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Treating Inflammation in COPD

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Chronic obstructive pulmonary disease (COPD) is currently the fourth leading cause of death in the United States, behind heart disease, cancer, and stroke. It is expected to move into third place by 2020, and is increasing faster in women than in men. Cigarette smoking is believed to be the primary cause, and patients who stop smoking have a much better prognosis than those who continue. However, inflammation is also an important factor. Several authors now refer to COPD as a systemic inflammatory disease, which affects more than just the lungs. Skeletal muscle myopathy (weakness or degeneration), cardiovascular disease, diabetes, osteoporosis, anemia, and depression are associated with COPD and attributed to “overspill” of inflammatory molecules.

Inflammatory markers rise in the lungs first, then in the circulatory system, according to Reference 3. Thus sputum tests may be better than blood tests for diagnostic purposes.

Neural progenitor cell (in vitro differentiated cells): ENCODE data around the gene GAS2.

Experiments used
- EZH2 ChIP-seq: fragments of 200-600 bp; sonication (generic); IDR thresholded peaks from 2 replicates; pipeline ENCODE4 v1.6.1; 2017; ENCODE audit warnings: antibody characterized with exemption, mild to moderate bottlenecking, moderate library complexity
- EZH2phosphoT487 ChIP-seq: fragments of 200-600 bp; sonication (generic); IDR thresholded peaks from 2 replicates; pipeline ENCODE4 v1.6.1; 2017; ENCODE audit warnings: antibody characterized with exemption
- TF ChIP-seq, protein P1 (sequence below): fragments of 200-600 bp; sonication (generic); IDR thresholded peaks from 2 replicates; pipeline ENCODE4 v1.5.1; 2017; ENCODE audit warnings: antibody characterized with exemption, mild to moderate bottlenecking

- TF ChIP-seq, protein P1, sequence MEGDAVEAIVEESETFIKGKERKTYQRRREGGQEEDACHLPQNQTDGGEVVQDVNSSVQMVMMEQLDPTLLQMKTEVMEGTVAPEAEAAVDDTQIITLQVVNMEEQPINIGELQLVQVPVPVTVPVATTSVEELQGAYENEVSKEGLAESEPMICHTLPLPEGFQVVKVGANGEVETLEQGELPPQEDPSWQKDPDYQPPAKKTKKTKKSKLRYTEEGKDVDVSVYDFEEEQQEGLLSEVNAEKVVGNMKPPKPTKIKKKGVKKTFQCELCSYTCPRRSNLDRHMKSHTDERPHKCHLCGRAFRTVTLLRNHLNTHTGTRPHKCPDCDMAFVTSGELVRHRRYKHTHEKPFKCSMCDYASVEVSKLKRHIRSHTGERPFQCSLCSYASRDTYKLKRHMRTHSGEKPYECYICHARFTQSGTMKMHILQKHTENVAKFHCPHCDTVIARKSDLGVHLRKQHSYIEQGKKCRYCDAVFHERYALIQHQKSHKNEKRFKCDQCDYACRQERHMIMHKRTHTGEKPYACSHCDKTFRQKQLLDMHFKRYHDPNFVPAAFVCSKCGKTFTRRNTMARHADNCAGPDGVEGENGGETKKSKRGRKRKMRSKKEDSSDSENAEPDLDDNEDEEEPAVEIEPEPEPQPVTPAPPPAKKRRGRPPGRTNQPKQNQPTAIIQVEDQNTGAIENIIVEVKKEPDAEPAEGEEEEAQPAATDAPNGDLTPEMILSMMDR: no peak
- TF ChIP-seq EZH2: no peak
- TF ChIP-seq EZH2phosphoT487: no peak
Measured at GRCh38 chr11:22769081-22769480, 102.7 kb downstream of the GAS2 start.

Lung function declines with age even in healthy adults, and COPD accelerates the rate of decline. The first line of defense against COPD is to stop smoking. Beyond that, drugs including corticosteroids and bronchodilators may be of some benefit. Reference 1 reported that anti-inflammatory drugs have a modest effect in slowing the decline of lung function. An intriguing possibility on the horizon is the use of statin drugs as anti-inflammatories. These drugs are commonly used to lower cholesterol. Many patients with COPD also have high cholesterol, and observational studies have suggested possible benefits of statins for reducing exacerbations of COPD. Other anti-inflammatory drugs, including tumor necrosis factor alpha blockers, are also under investigation.

I found 137 current clinical trials of anti-inflammatory treatments for COPD. In addition to steroid drugs, proposed treatments include caffeine, dietary fruits and vegetables, mud bath therapy, and mannitol (a naturally occurring polymeric sugar similar to sorbitol).

The authors of Reference 1 recommended emphasis on patient education and patient-physician partnership for COPD treatment. Patient guides are available online at www.goldcopd.org and www.internationalcopd.org.

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EmpowHER Guest

One slight correction to your article: COPD has already been officially moved up to the third leading cause of death in the U.S. by the Center for Disease Control (CDC). The following link has details:


February 3, 2011 - 12:50pm
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